A recent study conducted by a research team headed by Tom G. Richardson from the University of
Bristol in the United Kingdom observed that genetically larger body size in childhood will lead
to serious medical conditions such as CAD and T2D in the later part of the life.
The study utilized the data from the U.K. Biobank study and genome-wide association studies. It reveals
that based on univariable Mendelian randomization analyses, the researchers found an association for having
a larger genetically predicted body size in early life with increased odds of coronary artery disease
(odds ratio [OR], 1.49; 95 percent confidence interval [CI], 1.33 to 1.68 for each change in body size category)
and type 2 diabetes (OR, 2.32; 95 percent CI, 1.76 to 3.05). Little evidence for a direct effect
(not through adult body size) was seen in multivariable Mendelian randomization estimates
(coronary artery disease: OR, 1.02; 95 percent CI, 0.86 to 1.22; type 2 diabetes: OR, 1.16; 95 percent CI, 0.74 to 1.82).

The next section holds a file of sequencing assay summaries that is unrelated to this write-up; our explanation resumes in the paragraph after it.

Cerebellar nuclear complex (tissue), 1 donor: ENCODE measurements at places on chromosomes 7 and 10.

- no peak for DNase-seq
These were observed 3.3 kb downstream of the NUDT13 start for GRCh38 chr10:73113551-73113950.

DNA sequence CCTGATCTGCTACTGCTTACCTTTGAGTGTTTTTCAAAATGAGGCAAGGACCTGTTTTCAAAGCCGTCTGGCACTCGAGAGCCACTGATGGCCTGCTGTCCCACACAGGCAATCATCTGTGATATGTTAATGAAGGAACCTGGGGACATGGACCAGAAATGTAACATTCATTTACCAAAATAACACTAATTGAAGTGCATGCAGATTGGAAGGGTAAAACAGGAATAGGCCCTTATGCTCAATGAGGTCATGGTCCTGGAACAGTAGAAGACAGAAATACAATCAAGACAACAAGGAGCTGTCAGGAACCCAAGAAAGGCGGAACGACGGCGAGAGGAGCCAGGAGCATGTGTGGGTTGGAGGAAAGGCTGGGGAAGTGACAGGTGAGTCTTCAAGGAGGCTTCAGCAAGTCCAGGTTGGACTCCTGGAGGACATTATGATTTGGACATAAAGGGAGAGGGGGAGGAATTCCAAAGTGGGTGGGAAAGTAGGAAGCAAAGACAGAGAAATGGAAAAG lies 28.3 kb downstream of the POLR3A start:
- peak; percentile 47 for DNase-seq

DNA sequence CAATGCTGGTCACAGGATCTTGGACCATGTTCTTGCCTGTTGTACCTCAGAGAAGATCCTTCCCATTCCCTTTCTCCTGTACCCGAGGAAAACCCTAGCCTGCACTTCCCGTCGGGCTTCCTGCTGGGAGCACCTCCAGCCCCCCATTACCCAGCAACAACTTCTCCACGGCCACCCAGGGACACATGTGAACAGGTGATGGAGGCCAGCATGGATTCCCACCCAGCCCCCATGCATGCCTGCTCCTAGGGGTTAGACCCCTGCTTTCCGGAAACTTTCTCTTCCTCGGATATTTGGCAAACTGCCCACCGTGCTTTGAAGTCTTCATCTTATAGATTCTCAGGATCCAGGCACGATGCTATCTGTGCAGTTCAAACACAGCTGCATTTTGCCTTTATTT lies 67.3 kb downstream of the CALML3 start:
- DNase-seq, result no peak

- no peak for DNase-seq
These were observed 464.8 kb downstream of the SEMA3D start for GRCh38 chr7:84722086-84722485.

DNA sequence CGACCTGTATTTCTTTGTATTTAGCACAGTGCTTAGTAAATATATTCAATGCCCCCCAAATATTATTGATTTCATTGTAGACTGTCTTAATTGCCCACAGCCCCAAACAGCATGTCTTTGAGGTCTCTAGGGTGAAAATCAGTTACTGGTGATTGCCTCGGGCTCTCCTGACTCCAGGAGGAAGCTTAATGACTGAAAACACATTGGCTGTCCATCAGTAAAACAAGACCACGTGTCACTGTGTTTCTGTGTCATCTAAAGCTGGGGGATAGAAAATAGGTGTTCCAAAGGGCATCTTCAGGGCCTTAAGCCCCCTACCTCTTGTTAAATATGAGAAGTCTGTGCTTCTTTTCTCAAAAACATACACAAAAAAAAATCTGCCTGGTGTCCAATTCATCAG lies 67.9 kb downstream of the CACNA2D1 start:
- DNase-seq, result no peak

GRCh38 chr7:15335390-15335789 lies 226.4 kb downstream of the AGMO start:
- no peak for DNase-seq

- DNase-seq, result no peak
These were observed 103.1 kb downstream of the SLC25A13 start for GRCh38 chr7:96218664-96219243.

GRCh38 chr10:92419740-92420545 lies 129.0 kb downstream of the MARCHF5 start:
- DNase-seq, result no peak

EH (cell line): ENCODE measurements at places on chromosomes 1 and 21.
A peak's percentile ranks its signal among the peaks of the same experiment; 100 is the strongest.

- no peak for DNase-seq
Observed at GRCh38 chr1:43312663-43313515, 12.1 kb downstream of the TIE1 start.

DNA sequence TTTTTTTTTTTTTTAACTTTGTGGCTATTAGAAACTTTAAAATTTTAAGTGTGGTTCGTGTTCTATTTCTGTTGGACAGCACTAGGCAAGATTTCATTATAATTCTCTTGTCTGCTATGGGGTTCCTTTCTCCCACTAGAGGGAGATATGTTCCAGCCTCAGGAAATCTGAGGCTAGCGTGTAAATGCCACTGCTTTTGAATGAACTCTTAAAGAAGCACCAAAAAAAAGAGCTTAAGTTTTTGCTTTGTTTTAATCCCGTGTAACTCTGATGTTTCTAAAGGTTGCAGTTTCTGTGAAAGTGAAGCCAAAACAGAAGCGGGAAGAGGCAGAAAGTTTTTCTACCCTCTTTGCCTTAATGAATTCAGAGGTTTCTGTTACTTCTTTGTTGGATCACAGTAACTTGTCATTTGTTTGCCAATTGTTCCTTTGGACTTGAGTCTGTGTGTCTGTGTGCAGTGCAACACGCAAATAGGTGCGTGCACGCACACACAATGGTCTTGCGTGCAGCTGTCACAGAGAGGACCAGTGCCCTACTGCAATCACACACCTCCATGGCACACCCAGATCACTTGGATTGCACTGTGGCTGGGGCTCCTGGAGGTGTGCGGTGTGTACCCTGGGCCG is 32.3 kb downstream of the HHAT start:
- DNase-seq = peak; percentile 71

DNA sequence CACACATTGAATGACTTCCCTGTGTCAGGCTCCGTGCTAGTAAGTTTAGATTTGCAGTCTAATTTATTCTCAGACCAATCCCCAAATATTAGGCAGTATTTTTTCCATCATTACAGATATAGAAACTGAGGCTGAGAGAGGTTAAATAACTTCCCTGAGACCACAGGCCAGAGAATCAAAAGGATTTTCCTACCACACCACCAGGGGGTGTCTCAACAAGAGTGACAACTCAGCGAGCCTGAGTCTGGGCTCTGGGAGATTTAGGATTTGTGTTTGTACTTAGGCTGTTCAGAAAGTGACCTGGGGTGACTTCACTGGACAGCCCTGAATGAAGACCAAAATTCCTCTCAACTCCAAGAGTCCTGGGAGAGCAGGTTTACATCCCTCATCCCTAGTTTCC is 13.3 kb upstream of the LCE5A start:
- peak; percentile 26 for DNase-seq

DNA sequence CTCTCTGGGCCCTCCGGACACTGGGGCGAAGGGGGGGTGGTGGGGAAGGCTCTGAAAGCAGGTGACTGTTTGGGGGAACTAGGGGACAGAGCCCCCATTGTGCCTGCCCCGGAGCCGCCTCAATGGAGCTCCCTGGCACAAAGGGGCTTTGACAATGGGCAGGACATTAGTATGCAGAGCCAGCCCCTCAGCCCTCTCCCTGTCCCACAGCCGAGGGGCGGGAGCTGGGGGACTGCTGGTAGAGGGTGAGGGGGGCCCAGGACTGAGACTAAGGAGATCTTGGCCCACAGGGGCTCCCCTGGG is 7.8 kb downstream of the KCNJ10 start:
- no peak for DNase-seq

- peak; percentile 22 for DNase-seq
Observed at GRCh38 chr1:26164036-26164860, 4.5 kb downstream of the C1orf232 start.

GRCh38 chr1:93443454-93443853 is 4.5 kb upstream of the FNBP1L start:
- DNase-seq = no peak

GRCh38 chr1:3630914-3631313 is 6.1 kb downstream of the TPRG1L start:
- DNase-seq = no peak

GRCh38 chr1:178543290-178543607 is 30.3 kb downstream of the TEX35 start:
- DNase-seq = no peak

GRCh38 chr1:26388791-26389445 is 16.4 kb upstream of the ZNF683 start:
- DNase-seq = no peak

Strong evidence was found for a protective direct effect for larger body size in early life on breast cancer
risk (odds ratio, 0.59; 95 percent CI, 0.50 to 0.71) in a multivariable Mendelian randomization analysis;
adult body size had less of a direct effect on this outcome (OR, 1.08; 95 percent CI, 0.93 to 1.27).
As per the findings from the study it is very important to have a serious look at the larger body mass in children
during their childhood. And if so, treating it, seriously is likely needed to reduce the risk for cardiovascular
complications and T2D in the later part of their life. Also, parents of such children with higher body mass should
not think their child will simply grow out of them as this will not be the case and definitely they should seek
medical attention to treat the condition to save them from developing serious illness.